Texas Home Owners Insurance – Facts On How it Works
As a homeowner, you’re assumed to be operating at a high level of adulting.
You managed to afford a down payment, get approved by a lender, and find someone willing to sell you a home. And you successfully navigated the sign-up process for homeowners insurance.. but that doesn’t mean that you’re automatically an expert about what your policy entails.
. Your policy also covers temporary additional living expenses if your place becomes unlivable due to a covered loss.
But beyond those basic facts, insurance can be confusing, and you’re not alone with your questions.
In fact, we hear a lot of the same ones over and over again from smart homeowners like you all the time. So we asked our favorite experts—the humans of Team Lemonade—to demystify the most commonly misunderstood parts of a homeowners insurance policy.
Here’s what we learned.
Retroactive coverage is not a thing
If a thunderstorm sends a favorite tree on your property crashing through your bedroom window, your policy will cover the damage. But if you buy a policy after that accident, expecting it to help? No dice.
It seems obvious, but don’t forget: Your policy only covers you for losses that occur after policy’s start date. Which means you can’t buy one after something happens—you have to have a policy in place ahead of time, for exactly these types of situations.
You’re only covered if it’s caused by a covered peril
There are a few different types of coverage options for when something bad happens. When it comes to Dwelling Coverage (Coverage A) and Other Structures (Coverage B), most homeowners have what’s known as an ‘open perils policy.’
This simply means that, unless something is explicitly excluded in your policy, it’s covered. Pretty sweet, right? So if a freak accident causes damage to your home’s roof, that would be covered under Coverage A. If some other random mishap ripped apart a fence on your property—as long as whatever caused the damage isn’t specifically excluded in your policy—then you’d also be covered (under ‘Other Structures,’ Coverage B).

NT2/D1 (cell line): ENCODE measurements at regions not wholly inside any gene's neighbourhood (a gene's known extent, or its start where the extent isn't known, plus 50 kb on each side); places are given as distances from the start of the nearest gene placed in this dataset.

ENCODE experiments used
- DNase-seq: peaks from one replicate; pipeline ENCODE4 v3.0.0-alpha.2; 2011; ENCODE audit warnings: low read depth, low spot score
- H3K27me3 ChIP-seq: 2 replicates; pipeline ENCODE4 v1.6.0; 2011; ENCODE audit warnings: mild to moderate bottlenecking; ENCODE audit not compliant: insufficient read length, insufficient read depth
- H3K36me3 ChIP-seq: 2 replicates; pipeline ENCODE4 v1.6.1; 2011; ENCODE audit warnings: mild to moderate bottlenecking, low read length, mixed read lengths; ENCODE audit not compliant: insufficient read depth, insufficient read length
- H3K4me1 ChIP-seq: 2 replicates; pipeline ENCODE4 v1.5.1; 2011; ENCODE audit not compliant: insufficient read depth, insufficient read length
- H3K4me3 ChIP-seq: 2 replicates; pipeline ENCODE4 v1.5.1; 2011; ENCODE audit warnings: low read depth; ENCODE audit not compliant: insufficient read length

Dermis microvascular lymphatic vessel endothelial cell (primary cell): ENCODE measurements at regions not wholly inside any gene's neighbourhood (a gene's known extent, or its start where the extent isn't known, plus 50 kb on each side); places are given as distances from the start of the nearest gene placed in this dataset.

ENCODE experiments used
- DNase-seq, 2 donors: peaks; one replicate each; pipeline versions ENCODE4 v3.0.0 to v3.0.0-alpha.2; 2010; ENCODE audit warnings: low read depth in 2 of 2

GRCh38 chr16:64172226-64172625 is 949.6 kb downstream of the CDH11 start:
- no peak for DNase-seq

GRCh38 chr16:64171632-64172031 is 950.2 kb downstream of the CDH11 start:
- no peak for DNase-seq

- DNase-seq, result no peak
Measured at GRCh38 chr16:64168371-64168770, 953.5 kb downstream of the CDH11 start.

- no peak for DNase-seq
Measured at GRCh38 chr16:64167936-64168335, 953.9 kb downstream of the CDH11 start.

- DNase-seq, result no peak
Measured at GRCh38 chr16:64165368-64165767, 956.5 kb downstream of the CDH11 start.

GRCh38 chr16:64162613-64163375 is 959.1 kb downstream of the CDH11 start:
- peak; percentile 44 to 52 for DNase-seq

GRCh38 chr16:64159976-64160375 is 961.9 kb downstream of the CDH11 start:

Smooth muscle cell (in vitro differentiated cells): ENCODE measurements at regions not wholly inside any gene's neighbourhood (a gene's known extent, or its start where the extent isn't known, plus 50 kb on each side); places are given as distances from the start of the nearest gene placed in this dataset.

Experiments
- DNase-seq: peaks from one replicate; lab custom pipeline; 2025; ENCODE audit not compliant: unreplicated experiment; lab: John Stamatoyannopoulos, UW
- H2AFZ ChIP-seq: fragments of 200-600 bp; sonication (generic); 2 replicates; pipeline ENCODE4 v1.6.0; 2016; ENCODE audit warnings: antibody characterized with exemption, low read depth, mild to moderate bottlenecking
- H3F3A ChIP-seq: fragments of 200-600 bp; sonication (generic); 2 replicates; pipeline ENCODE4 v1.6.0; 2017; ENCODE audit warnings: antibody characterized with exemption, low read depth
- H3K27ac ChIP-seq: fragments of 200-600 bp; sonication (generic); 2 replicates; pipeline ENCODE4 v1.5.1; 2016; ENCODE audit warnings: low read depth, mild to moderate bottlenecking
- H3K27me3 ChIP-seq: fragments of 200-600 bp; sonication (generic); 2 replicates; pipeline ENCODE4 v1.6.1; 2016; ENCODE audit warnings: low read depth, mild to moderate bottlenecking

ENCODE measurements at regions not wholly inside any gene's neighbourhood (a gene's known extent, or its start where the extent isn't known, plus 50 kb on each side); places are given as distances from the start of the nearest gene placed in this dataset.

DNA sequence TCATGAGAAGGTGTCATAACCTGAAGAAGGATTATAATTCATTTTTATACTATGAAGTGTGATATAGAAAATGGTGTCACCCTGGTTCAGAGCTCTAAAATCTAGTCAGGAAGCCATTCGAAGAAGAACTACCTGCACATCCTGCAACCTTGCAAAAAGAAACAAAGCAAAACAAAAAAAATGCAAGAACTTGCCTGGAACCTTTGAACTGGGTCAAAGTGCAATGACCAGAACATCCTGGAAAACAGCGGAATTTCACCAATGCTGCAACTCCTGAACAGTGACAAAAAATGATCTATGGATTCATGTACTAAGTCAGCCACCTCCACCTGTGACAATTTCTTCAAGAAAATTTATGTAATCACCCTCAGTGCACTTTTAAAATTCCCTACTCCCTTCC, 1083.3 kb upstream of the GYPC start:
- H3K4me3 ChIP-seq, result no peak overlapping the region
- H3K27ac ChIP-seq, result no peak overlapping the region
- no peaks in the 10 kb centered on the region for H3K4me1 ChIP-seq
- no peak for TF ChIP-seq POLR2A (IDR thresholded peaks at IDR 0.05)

The alternative to ‘open perils’ is ‘named perils,’ which refers to a list of 16 specific perils that are covered by your insurer. These types of perils include fire, explosions, smoke, and theft. If something isn’t specifically listed as a covered peril, well… it isn’t covered.
Under your HO3 policy, the actual stuff you own, like furniture or electronics or a vinyl collection—aka your Personal Property (Coverage C)—is covered under named perils.
How does this work in practice? If a small kitchen fire destroys everything plugged into your outlet, you might be left with hundreds of dollars of food spoilage because your fridge won’t work. The good news is you’re covered, since fire is a peril specifically named on your policy!
What happens if your fridge breaks unrelated to a covered peril? Sorry, but you’re out of luck. An appliance that is simply faulty, or breaks down, isn’t a peril, so it isn’t covered by your homeowners policy (although it may be worth checking with the manufacturer to see if you’re covered under their warranty).
Speaking of your appliances, don’t forget that your home owners insurance is not a maintenance policy…
The same way you get regular oil changes for your car, you should get your plumbing and appliances checked to make sure they’re in good working order.
Loss of use